With material from a media release:
Jazz CD Release: Richard Bennett's New York City Swara
(Times Music - October 11, 2013)
November 7, 2013 - Tea Lounge, 837 Union St - Brooklyn
Tix: $FREE, Show: 8pm
CD release show as part of Brooklyn Raga Massive!
• Buy the music here
Even without reading the PR material to know what a swara is or speaking to New York City based jazz pianest Richard Bennett, the influence of classical Indian music on his latest release is obvious. It appears as an organic thread of the music and in varying degrees, from the driving straight up jazz of How Brooklyn Sounds to the Indian steeped Savage Garden. "How Brooklyn Sounds is the freeest adaptation. It's taking it to the limit of the raga and still staying inside the raga," says Richard.
He's known for incorporating many influences into his compositions, including his work as part of a Greek traditional band, New Orleans second-line pianist, and leader of his own eclectic trio at Japanese jazz club, among other experiences. "It can be a little bit like a set of ingredients for cooking," he says. Indian music in particular has a certain public perception along with the sonic possibilities. "It's been found as very 'New Age' in the West and I was trying to avoid it."
Bennett’s precise, sparkling piano and intriguing melodica (featured on several tracks) contrast beautifully with the equally prominent, sinuous lines of young NYC-based South Indian violinist Arun Ramamurthy, over the shifting support of upright bassist Gaku Takanashi, the simmering tabla of Naren Budhkar, and the crack jazz drumming of Michael Wimberly. Budhkar is an integral part of the album's sound and has played with Bennett in India and throughout the U.S.
A swara is an individual note. In Indian classical music, the emphasis is on playing each note until you are done with it rather than focusing on the progression of notes as in Western music. It's a minimalist approach that Richard explores throughout the albums tracks. Raga actually means odour or hue, indicating the emphasis on how the notes are played rather than the pitch alone. He uses classical Indian ragas like the Call of the Swan Raga as a starting point. "It's a raga known for melodic development and you can hear it on the first two tracks."
Despite his history of cross cultural experimentation, Richard didn't necessarily have his own music on his mind when he initially went to India. Richard first landed in Mumbai when his jazz vocalist wife Paula Jeanine went to India to study with renowned singer Dhanashree Pandit-Rai - an artist who later ended up a collaborator. "I went to concerts every night. The concerts are free in India," he says. "I was immediately meeting other musicians and playing with them."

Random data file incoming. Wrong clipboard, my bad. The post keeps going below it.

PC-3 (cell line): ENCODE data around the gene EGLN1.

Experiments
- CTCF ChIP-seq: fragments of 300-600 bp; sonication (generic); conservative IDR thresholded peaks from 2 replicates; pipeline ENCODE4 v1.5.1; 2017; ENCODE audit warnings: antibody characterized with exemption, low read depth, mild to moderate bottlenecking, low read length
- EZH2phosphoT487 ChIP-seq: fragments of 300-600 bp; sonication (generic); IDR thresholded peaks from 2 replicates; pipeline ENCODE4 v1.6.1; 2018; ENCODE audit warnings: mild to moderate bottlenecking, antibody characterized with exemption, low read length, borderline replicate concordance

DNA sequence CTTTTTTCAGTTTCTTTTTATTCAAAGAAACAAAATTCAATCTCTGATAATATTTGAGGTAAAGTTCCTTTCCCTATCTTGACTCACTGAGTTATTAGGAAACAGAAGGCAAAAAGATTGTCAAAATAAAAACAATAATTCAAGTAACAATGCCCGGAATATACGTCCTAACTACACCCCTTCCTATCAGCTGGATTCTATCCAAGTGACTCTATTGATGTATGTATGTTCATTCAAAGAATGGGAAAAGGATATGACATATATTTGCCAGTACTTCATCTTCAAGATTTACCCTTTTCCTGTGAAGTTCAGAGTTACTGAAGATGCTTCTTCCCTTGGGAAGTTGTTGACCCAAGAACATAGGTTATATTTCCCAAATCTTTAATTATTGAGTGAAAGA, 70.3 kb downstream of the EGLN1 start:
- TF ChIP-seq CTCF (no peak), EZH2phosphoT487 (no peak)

He joined his wife as a student of Indian classical music. "I studied in India - on the voice," he says. "(My teacher) really didn't speak any English, so we didn't waste any time talking. They sing and you sing back. You don't stick at one space; you are constantly going on to the next level. In Indian music, if you're a great singer, you know pretty much everything there is to know." He points out that this comes in contrast to Western music, where a composer needs to know piano or guitar - not just voice - to fully comprehend musical structures. When it comes to composition, he immerses himself in the sound. "It's not just like listening to a tape here and there. When I'm learning a raga, it's playing all day. This is my world and I'm inside of it."
His collaborations with local musicians ended up as playing gigs - with one issue unique to the area. "I played keyboards at first," he remembers. "They don't have a lot of piano culture. When I got bigger and was playing concerts, no matter where it was, they always rented the same piano." This latest release, recorded last year, is his first on a major label in India.
Images by Paula Jeannine Bennett